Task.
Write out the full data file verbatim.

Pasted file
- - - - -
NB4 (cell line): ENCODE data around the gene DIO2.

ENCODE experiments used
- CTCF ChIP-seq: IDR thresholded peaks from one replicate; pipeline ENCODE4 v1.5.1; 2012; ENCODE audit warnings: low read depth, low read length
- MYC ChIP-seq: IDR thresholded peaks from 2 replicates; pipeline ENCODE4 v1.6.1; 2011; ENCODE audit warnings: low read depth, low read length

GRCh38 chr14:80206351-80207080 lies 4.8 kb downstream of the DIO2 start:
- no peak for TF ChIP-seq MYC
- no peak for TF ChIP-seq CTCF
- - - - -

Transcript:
NB4 (cell line): ENCODE data around the gene DIO2.

ENCODE experiments used
- CTCF ChIP-seq: IDR thresholded peaks from one replicate; pipeline ENCODE4 v1.5.1; 2012; ENCODE audit warnings: low read depth, low read length
- MYC ChIP-seq: IDR thresholded peaks from 2 replicates; pipeline ENCODE4 v1.6.1; 2011; ENCODE audit warnings: low read depth, low read length

GRCh38 chr14:80206351-80207080 lies 4.8 kb downstream of the DIO2 start:
- no peak for TF ChIP-seq MYC
- no peak for TF ChIP-seq CTCF